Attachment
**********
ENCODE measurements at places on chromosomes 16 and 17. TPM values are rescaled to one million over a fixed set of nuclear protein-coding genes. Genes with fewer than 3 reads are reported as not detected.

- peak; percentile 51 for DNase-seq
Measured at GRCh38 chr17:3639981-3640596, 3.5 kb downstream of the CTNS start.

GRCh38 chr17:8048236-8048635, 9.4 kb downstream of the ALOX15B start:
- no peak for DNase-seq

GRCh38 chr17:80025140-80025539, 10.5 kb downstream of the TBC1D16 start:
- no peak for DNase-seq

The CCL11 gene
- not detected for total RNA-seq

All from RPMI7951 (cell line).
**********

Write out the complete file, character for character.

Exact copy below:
ENCODE measurements at places on chromosomes 16 and 17. TPM values are rescaled to one million over a fixed set of nuclear protein-coding genes. Genes with fewer than 3 reads are reported as not detected.

- peak; percentile 51 for DNase-seq
Measured at GRCh38 chr17:3639981-3640596, 3.5 kb downstream of the CTNS start.

GRCh38 chr17:8048236-8048635, 9.4 kb downstream of the ALOX15B start:
- no peak for DNase-seq

GRCh38 chr17:80025140-80025539, 10.5 kb downstream of the TBC1D16 start:
- no peak for DNase-seq

The CCL11 gene
- not detected for total RNA-seq

All from RPMI7951 (cell line).